Martin Rowson's cartoon of Laurie Taylor for New Humanist, Jan/Feb 2009I walk the first half-mile. Across the Farringdon Road, over Clerkenwell Green, and then at the beginning of Seckforde Street I pause to check that my laces are tightly tied and wait until the big hand on my watch reaches the top of a minute. And then I start to run.

The first steps are always the toughest. My feet feel as though encased in concrete and my legs which looked like perfectly normal functioning legs as I was pulling on my track suit now seem to have about as much capacity for independent movement as a pair of pipe cleaners. I’m not so much running as stumbling forward into the unsustaining air like a late night drunk.

Round the corner of Skinner Street, into the little park behind Exmouth Market, and on to the circular path which bounds the grassy No Dogs area where people exercise their dogs.

I’m going to run 20 times round this path. A full half hour.

On most mornings I have a small audience. Local dossers who have woken from a cold uneasy slumber on the benches which line the track often barrack me as I pass them for the first or second time. “Get ‘em up, Grandad.” “Come on, Sebastian.” But they soon tire of the jokes as I metronomically pass them again and again.

A much greater concern is other walkers. I’m moving so slowly as I come up behind them that they mistake me for a stalking mugger and can react with such alarm that I’ve taken to humming a little reassuring tune as I approach their backs.

Until recently I endeavoured to make the minutes pass as quickly as possible by listening to my miniature radio but I soon found that I was becoming so irritated by one of the guests on Start the Week or all the guests on Midweek that the time was becoming extended rather than shortened.

Nowadays I try to go in for thinking. It’s all to do with having read a little book by the Japanese novelist Haruki Murakami called What I Talk About When I Talk About Running. Murukami is a real runner. He’s done dozens of marathons around the world but there are any number of gentle insights in his book which seem applicable to even the most laborious plodder. He tells me for example that the thoughts which occur to him while he is running are like clouds in the sky. “Clouds of all different sizes. They come and they go, while the sky remains the same sky as always. The clouds are mere guests in the sky that pass away and vanish, leaving behind the sky. The sky both exists and doesn’t exist. It has substance and at the same time doesn’t. And we merely accept that vast expanse and drink it in.”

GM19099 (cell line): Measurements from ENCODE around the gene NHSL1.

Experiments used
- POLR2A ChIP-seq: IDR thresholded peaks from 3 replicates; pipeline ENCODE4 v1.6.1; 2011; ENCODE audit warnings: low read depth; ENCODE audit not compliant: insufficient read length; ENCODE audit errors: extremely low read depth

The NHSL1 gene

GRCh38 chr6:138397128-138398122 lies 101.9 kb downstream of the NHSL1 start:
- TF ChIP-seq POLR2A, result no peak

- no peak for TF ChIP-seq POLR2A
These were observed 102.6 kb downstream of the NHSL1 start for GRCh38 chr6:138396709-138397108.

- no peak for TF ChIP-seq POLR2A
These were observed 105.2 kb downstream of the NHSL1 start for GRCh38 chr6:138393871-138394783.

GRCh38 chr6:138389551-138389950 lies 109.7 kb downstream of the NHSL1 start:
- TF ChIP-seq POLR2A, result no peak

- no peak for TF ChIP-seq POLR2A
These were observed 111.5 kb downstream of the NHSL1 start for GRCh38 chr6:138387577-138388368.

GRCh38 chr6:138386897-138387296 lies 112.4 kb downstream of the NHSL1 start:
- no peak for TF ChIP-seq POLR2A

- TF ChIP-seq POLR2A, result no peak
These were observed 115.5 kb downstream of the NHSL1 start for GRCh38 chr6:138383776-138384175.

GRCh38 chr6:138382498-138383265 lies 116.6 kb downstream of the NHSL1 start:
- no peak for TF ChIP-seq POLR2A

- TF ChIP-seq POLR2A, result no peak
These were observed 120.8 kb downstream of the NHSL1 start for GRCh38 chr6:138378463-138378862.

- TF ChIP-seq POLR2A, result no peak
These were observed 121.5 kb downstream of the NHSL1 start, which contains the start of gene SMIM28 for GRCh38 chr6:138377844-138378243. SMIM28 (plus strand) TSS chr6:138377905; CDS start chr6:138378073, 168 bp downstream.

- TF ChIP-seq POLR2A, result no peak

Now that is obviously a rather beautiful set of thoughts. A bit on the zen side of things but still beautiful. And extensive. That’s my problem with running thoughts. They simply won’t stick around for long enough to provide a sufficient distraction from the pain which is developing in my left ankle, the stickiness of the accumulating sweat on my T-shirt, the cold knowledge that although I seem to have been running for several hours I’m still only at the beginning of my fourth circuit.

I even prepare my running thoughts on the way to the track. Today, I say to myself, I will go in for a concentrated think about the definition of rationalism which I’ve promised to prepare in time for the next Board meeting of the Rationalist Association. Today I will devote the full half hour to an extensive think about Foucault’s theory of sexuality which I’m due to discuss on my next radio programme.

But the thoughts never stay around. No sooner are they in my mind than they slide out of consciousness like a fresh egg scuttling across a Teflon frying pan. One second I am thinking hard about the definitional differences between humanism and rationalism and the next I am giving serious cognitive attention to whether or not I should break with tradition when I next go shopping at Sainsbury’s and buy the yoghurt with a separate section of honey on the side or buy plain yoghurt and mix in my own strawberry jam. A second after that I’m wondering whether the slight pain that’s now developing in my chest is the first hint of a minor cold or hard evidence of the onset of terminal lung cancer.

There is only one thought that recurs and recurs. The thought that comes to me as an elderly lady pulling a shopping trolley overtakes me as I reach my finishing line opposite the Guardian building in Farringdon Road, the thought that comes to me as I reach home and have to lie down to recover from my exertions: the thought that all my athletic endeavours to stave off an early death are killing me.